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The Killer
John Woo’s The Killer

The best Hong Kong action movies

Lock and load as we run down Hong Kong cinema’s top action movies

Written by
Douglas Parkes

Some of Hong Kong’s most famous movies – at least abroad – belong to the action genre. Traditionally, local audiences, weaned on a diet of wuxia novels, preferred to see their heroes dispatch villains with their fists or swords. But for a decade between the mid-80s and mid-90s, guns were king. So iconic were Hong Kong’s action flicks that they became a subgenre unto themselves, sometimes called ‘heroic bloodshed’ or ‘bullet ballet’. In case you don’t know what all the fuss is about, here are 11 of the best Hong Kong action movies you need to see.

RECOMMENDED: Looking for more great local movies? Try Hong Kong’s best wuxia films or romcoms.

Best Hong Kong action movies

Dragon Squad | 猛龍

11. Dragon Squad | 猛龍

Hong Kong action movies had a fairly brief flowering, their popularity not lasting much beyond the mid-80s to mid-90s golden age. Dragon Squad, released in 2005, is a rare example of a later movie that still succeeded. Arguably the best gunplay movie made this century, Dragon Squad may not have the most engaging of plots but its hail of bullets is well choreographed by director Danny Lee Yan-Gong and successfully gets pulses racing.

Beyond Hypothermia | 攝氏32度

10. Beyond Hypothermia | 攝氏32度

Milkyway Image’s first film is also one of its most violent. Frequently considered a female version of The Killer (more on that one later), Beyond Hypothermia was directed by Patrick Leung rather than head honcho Johnnie To, which perhaps explains the unrestrained violence. Sean Lau and Wu Chien-lien excel as the lead characters, though the film – and their relationship – feels a little rushed. The climactic shootout is grizzly and gory, but just the right side of ridiculous.

Pom Pom and Hot Hot | 神槍手與咖喱雞

9. Pom Pom and Hot Hot | 神槍手與咖喱雞

The fifth Pom Pom movie is only loosely connected to its predecessors. Gone are stars Richard Ng and John Shum, replaced by Jacky Cheung and Stephen Tung Wai, though the goofy buddy cop antics remain. At least until the last 15 minutes when the film suddenly shifts gears into one of the most stylish gunfights ever filmed in Hong Kong. Best of all is when Austin Wai Tin-chi and Lam Ching-ying face off and flick bullets directly into the chamber or kick spare magazines into their guns in order to reload.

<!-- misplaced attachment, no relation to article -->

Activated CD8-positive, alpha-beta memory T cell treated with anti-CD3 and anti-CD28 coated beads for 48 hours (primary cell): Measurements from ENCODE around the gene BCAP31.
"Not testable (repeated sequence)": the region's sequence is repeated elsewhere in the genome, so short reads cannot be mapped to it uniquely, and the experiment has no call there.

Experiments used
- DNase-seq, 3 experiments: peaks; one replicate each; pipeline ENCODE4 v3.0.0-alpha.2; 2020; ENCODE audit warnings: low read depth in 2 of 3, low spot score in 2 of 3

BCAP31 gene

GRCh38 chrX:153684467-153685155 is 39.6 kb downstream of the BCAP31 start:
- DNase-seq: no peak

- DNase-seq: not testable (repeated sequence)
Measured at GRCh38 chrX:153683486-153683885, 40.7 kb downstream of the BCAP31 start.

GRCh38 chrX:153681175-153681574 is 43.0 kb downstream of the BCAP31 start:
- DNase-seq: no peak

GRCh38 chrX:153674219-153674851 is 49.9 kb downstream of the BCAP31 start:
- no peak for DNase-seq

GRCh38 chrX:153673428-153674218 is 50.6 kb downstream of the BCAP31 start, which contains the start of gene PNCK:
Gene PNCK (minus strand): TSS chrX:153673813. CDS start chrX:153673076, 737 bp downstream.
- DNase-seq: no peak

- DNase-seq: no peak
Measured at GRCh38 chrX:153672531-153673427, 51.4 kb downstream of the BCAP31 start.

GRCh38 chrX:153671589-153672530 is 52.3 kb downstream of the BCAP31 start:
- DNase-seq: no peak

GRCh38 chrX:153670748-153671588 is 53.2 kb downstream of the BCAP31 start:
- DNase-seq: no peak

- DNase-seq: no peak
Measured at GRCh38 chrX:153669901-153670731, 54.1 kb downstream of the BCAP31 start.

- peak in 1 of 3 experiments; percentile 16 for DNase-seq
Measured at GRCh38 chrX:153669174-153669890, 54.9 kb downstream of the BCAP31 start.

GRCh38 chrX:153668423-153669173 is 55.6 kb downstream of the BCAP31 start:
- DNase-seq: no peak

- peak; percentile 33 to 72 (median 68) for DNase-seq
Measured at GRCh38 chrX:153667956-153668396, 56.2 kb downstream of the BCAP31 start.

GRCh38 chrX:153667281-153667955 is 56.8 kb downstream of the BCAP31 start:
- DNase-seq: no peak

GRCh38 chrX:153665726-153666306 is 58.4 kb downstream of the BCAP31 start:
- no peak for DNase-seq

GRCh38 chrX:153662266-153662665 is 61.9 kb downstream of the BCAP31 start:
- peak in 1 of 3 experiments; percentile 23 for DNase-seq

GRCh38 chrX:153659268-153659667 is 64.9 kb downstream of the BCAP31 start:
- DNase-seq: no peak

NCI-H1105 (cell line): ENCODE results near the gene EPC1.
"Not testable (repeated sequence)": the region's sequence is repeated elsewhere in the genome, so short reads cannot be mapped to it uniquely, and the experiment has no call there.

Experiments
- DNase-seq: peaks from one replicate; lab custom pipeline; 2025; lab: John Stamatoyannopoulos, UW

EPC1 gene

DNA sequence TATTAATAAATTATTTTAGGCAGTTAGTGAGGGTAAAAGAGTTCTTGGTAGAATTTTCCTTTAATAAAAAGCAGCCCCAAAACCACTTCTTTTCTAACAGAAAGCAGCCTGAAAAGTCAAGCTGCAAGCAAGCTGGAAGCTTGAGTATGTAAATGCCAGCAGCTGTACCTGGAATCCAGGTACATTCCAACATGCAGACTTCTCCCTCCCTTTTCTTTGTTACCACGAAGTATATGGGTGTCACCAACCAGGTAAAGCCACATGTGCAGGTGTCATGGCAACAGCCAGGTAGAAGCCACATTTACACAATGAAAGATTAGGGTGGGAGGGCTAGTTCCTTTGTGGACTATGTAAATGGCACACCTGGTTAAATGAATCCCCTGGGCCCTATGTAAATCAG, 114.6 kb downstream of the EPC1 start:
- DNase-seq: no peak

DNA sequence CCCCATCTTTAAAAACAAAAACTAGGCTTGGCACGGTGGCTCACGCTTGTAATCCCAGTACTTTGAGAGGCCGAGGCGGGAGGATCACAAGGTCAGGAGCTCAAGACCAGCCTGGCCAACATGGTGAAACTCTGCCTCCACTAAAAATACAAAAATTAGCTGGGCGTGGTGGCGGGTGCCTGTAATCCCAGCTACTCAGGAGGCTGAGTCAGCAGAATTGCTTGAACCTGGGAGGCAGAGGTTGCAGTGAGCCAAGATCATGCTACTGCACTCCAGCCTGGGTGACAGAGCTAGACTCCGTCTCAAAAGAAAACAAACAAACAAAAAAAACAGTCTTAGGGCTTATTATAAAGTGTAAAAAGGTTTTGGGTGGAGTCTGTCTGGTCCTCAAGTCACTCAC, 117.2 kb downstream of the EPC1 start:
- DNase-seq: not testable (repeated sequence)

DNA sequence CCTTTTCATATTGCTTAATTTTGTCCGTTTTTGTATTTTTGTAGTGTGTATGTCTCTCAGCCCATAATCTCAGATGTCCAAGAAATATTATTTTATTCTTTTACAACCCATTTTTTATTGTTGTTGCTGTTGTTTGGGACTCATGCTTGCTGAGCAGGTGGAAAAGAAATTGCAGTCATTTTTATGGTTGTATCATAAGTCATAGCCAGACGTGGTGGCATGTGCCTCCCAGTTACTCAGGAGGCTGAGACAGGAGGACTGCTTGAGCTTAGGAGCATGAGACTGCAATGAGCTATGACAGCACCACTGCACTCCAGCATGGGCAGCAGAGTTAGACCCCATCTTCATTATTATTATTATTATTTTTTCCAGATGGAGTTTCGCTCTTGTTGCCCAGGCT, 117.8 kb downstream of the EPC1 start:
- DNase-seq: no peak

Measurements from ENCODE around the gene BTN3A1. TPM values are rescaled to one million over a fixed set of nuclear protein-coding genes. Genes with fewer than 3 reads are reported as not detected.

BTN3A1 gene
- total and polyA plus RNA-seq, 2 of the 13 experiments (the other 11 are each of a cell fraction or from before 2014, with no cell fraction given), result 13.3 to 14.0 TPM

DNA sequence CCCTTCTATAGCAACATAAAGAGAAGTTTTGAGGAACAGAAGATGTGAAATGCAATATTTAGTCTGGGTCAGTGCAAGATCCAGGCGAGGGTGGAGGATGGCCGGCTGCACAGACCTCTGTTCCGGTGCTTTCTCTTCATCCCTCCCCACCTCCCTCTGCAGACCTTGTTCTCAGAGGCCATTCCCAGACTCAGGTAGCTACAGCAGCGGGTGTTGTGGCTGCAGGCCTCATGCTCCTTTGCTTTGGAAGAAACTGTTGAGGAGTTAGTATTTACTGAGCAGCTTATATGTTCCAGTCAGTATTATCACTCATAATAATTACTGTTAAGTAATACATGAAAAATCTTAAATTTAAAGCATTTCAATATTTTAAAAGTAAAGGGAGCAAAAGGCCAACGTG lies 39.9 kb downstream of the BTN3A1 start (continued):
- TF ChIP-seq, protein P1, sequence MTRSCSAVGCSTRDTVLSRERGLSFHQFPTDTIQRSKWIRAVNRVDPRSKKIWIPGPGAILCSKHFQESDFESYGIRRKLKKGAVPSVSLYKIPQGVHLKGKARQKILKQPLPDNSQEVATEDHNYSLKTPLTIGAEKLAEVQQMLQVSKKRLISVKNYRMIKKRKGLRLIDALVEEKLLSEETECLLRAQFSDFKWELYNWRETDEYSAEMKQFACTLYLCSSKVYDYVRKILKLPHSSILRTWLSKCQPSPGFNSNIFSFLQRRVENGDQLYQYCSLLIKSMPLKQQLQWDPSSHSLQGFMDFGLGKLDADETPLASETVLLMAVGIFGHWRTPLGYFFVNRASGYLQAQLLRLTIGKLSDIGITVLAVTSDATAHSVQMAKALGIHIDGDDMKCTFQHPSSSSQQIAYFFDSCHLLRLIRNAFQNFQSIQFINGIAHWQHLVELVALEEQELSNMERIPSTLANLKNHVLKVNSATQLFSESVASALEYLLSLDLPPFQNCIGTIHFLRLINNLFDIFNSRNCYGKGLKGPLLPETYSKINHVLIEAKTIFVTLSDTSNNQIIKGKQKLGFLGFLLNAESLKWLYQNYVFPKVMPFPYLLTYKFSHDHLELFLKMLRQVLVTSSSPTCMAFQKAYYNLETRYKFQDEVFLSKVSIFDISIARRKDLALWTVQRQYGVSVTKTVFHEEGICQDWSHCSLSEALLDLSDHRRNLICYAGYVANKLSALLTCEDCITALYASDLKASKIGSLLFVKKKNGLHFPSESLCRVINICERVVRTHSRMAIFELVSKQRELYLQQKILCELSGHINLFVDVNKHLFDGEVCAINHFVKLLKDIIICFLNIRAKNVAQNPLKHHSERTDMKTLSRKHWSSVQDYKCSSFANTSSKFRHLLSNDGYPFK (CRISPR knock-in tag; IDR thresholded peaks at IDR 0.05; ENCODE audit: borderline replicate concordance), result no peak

Three | 三人行

8. Three | 三人行

Most of Johnnie To’s triad flicks don’t stray into all-out action. For much of its runtime Three is the same, steadily ratcheting the tension as the climax builds. But what a climax. Exquisitely choreographed by To, the actors performed slow motion in real life – the film wasn’t slowed down for the shootout – allowing for fluid and dynamic shifts in movement as the characters unload round upon round. It took three months to film but the result is stunning.

A Better Tomorrow II | 英雄本色續集

7. A Better Tomorrow II | 英雄本色續集

The original A Better Tomorrow is more tightly plotted but the sequel’s almighty mansion gunfight set the template for just about every great shootout director John Woo would film thereafter. Chow Yun-fat, Ti Lung and Dean Shek-tin almost literally paint the walls red with the blood of their enemies as they mow down hordes of gangsters. Chow’s confrontation with silent enemy shooter Lung Ming-yan, where, in a typically Wooian show of manly respect, they swap guns across a blood-soaked floor before continuing their duel, lives long in the memory.